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I am writing a scientific paper. Is the sentence below right in the tense?

A classic example is provided by a model solved rigorously by Smith four decades ago.

The problem is, is the verb 'is' in contradiction with the 'four decades ago'?

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    I took it that the question was about tense, not number. And my answer is that the example exists now, so "is" is appropriate. – Colin Fine May 17 '16 at 14:44
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    Think of it this way: The example is still valid and does still exist. – Catija May 17 '16 at 14:46
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    I posted the wrong comment. Sorry. "four decades ago" is modifying "solved" and it has nothing to do with the verb "is". – user24743 May 17 '16 at 14:58
  • It seems correct to me. "A classic example is provided by a model (which is/was) solved rigorously by Smith four decades ago." . If you mean: a classic example is provided (by the writer/researcher) using a model which was solved... – user33000 May 17 '16 at 18:46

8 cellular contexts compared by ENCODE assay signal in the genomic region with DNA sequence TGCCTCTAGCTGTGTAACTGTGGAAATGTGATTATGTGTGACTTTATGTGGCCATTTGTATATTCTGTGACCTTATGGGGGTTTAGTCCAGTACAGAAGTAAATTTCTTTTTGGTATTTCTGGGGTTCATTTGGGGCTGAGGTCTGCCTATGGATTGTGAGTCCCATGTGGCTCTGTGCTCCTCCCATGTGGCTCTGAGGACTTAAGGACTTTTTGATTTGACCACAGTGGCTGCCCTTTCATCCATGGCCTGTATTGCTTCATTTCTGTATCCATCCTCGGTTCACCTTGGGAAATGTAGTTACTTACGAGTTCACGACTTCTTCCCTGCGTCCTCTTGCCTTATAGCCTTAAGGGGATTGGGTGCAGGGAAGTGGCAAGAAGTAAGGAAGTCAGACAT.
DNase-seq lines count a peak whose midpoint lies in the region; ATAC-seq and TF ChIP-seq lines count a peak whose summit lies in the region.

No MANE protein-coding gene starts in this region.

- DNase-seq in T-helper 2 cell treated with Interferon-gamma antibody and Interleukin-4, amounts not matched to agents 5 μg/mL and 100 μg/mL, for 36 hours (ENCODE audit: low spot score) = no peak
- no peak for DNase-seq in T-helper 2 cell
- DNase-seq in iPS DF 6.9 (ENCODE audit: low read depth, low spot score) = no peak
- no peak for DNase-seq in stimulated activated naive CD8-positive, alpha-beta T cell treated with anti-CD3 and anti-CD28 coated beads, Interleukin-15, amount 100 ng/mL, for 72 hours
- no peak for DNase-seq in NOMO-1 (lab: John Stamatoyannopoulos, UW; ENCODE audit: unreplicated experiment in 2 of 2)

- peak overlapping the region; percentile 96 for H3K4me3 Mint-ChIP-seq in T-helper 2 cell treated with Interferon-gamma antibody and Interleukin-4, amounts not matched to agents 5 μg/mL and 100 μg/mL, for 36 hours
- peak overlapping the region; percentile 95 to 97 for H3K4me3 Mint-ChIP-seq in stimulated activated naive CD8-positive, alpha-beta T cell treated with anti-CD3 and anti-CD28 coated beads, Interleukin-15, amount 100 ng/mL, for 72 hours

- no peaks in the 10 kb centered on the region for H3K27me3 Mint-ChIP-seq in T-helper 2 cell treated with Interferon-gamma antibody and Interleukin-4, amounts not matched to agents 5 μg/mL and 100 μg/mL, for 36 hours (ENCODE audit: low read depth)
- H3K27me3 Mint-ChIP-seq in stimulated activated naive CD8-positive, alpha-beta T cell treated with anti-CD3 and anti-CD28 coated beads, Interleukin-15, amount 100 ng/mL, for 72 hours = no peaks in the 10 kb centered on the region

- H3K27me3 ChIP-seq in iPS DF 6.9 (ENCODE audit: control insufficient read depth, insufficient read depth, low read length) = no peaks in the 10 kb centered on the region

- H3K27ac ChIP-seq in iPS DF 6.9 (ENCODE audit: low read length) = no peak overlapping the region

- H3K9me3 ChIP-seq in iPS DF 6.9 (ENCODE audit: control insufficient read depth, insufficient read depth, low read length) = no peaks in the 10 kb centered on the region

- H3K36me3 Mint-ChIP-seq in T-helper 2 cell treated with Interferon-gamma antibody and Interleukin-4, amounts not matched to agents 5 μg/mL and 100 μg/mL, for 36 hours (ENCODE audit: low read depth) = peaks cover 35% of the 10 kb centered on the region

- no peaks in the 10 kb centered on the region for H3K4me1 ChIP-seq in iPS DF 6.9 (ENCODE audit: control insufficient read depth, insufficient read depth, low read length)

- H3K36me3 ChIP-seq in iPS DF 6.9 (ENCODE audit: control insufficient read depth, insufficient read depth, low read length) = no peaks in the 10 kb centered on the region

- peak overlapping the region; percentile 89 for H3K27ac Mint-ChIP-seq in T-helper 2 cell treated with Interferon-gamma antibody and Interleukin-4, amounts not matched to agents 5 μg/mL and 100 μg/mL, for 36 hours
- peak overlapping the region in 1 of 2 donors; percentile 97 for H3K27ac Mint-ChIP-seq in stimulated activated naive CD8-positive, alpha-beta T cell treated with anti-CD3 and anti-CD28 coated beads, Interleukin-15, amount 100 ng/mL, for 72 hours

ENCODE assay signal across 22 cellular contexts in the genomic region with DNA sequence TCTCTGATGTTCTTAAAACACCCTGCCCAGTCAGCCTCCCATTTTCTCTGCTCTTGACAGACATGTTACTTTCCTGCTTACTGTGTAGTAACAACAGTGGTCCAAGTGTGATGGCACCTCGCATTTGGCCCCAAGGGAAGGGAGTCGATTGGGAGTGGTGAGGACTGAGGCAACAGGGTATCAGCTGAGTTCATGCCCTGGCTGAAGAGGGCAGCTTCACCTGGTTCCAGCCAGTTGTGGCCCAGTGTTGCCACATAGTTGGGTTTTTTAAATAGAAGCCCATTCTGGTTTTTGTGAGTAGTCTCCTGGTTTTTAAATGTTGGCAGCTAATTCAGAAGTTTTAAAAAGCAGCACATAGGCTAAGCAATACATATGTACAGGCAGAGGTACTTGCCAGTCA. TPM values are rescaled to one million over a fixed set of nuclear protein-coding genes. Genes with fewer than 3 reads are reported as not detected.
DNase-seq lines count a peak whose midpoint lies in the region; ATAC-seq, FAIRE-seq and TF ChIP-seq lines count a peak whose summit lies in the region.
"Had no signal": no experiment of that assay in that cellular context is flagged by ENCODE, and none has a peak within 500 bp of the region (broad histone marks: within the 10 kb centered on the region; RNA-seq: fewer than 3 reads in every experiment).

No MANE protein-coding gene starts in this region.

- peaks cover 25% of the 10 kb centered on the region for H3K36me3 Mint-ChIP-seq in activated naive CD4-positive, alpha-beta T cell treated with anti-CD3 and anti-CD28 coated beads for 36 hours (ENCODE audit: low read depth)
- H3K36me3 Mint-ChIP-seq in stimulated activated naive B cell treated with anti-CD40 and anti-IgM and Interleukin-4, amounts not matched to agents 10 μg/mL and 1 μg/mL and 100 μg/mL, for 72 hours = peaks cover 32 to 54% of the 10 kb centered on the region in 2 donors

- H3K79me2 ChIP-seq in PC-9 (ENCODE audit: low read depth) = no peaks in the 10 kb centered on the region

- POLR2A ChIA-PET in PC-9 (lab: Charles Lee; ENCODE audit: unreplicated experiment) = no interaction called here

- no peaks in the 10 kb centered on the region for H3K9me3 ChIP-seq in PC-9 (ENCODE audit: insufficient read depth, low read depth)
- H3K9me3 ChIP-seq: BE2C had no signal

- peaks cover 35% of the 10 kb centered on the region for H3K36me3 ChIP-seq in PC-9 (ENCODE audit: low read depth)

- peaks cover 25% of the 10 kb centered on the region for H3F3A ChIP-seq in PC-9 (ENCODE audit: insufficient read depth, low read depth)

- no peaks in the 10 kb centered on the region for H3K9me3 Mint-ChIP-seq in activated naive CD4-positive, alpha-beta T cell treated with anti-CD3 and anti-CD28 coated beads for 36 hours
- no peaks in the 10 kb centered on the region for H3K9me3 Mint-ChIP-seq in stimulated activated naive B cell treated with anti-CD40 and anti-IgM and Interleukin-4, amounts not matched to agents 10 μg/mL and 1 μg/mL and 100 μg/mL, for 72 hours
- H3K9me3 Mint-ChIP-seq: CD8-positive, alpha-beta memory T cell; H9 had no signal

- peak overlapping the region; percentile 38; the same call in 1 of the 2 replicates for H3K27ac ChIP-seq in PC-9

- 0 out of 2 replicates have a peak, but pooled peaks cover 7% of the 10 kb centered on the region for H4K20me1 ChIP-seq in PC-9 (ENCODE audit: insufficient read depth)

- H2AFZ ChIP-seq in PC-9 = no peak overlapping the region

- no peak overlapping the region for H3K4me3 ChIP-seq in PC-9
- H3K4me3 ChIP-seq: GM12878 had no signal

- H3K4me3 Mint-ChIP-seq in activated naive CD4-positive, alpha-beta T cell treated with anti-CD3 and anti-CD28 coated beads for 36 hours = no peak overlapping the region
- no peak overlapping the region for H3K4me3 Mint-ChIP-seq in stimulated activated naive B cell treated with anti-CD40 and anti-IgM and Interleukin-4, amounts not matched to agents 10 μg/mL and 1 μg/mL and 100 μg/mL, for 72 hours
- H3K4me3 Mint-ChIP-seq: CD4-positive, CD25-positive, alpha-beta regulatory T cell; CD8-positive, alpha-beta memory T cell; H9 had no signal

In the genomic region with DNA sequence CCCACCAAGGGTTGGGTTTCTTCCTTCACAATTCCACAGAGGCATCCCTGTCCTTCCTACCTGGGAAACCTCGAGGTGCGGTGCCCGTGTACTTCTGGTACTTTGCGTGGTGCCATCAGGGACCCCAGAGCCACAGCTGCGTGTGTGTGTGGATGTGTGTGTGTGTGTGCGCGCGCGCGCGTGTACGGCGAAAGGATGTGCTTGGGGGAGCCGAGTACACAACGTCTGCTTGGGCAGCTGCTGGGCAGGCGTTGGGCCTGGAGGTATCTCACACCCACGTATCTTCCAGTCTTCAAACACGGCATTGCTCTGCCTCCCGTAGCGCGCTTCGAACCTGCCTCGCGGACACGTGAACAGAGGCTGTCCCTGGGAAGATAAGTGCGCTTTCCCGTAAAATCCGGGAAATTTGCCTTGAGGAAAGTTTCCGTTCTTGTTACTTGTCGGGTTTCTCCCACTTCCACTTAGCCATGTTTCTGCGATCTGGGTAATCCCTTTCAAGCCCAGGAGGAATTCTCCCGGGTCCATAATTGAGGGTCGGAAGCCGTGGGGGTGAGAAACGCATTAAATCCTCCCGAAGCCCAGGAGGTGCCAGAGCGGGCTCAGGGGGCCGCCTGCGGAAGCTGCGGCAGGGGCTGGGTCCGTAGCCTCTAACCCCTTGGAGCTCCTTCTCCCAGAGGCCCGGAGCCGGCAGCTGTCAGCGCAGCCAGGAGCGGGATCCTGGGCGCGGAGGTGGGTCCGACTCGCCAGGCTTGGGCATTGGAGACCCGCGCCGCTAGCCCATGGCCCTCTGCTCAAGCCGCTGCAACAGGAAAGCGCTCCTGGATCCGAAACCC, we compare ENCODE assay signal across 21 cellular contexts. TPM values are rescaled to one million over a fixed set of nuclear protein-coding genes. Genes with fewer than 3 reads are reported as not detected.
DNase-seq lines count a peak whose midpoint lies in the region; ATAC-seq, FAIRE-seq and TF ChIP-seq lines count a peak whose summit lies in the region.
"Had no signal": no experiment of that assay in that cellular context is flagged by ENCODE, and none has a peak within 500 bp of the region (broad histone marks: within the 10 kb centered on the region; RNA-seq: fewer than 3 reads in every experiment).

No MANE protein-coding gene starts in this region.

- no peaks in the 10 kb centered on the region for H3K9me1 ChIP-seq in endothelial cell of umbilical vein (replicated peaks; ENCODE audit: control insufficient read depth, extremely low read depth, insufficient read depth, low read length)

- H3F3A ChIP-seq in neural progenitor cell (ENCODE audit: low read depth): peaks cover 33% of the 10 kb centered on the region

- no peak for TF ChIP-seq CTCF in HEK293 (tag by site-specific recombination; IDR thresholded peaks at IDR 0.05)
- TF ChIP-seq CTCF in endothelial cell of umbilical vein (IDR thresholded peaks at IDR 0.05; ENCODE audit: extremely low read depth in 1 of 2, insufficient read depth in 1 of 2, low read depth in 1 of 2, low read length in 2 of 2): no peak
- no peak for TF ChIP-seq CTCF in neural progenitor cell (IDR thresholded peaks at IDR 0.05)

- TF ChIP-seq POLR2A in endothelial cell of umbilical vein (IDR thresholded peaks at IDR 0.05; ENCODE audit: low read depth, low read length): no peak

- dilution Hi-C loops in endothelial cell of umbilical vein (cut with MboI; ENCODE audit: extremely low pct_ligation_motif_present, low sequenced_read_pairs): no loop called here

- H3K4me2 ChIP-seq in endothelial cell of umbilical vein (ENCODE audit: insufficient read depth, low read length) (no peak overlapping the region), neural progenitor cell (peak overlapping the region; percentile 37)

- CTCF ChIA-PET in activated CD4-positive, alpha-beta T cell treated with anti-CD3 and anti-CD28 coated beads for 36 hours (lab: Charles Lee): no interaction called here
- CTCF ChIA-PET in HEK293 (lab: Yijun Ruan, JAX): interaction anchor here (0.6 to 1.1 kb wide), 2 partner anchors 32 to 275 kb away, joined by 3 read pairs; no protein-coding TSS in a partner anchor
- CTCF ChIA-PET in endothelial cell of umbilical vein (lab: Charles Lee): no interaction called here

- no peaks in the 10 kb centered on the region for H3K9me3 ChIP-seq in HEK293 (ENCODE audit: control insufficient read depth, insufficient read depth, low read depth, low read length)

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No, this is correct.

While the study was conducted long ago, this classic example is provided today.

The time frame of providing the example is current, right now, as you read it, so you use the present tense.

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    +1 Except among the radical literalists of the APA Publication Manual, texts which may be consulted in the present are deemed to "speak" to the reader in the present. – StoneyB on hiatus May 17 '16 at 15:13

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